Congress Passes Continuing Resolution and Heads Home

October 1, 2010 Bookmark and Share

Congress approved a continuing resolution this week to fund the government until December and then headed home to campaign for fall elections.

The continuing resolution, commonly known as a CR, will fund most of the government at FY2010 levels through Dec. 3. It passed the Senate by a 69 to 30 vote and the House by a 228 to 194 vote.

The list of items delayed until a lame duck session after the elections is long and includes priorities both divisive and thought to be largely bipartisan.

Items in the first category include the regular appropriations process, about which Republicans and Democrats have largely divergent views. None of the 12 appropriations bills were completed before the final day of the fiscal year, Sept. 30, which is unusual even in a period when CRs are common.

There are also questions and deep divisions surrounding what to do about a number of tax priorities, including extending existing tax structures and revising estate tax law to make it less onerous in coming years.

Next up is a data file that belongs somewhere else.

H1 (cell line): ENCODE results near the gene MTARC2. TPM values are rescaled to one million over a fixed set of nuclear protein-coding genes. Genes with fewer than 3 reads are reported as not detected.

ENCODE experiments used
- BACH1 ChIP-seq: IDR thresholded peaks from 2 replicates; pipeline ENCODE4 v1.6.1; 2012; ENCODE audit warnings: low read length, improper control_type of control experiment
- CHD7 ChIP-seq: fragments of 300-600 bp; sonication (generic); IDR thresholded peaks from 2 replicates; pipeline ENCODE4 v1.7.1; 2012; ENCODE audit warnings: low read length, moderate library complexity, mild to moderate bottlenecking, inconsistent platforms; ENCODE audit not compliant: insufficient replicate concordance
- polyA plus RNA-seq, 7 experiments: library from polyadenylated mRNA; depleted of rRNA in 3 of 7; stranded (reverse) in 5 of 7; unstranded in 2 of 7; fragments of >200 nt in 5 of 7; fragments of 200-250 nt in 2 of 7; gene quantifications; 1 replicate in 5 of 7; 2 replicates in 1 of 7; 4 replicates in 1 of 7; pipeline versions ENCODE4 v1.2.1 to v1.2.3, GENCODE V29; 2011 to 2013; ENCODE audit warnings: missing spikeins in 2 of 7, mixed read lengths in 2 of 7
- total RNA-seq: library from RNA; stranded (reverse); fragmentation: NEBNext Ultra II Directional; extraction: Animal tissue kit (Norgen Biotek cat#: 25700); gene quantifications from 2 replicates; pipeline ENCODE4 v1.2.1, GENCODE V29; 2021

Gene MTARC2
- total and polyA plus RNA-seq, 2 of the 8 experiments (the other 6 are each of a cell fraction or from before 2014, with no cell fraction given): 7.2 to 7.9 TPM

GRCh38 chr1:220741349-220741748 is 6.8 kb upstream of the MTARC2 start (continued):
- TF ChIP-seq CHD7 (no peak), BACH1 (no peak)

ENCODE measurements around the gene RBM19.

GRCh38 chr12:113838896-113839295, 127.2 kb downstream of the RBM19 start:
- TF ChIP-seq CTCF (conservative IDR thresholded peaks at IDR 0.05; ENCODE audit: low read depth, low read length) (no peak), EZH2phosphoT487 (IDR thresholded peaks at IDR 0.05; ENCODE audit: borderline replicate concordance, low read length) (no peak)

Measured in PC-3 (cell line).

The latter category of more bipartisan measures is thought to include food safety legislation, which has been long-pending, and a bill to reauthorize childhood nutrition programs, which hit a snag when the two chambers couldn’t agree on spending offsets.

Other bills left hanging include a measure to ease trade and travel restrictions with Cuba (see next story); rail reform legislation; and a bill to remedy a complicated Environmental Protection Agency permitting requirement create by a 2009 Sixth Circuit Court decision – all top priorities for NAWG and many in the agricultural community.

The outcome of most of these policies will be largely determined by which party emerges victorious from the mid-term elections and if an extensive lame-duck session is scheduled by existing leadership. Congress is tentatively scheduled to return Nov. 15.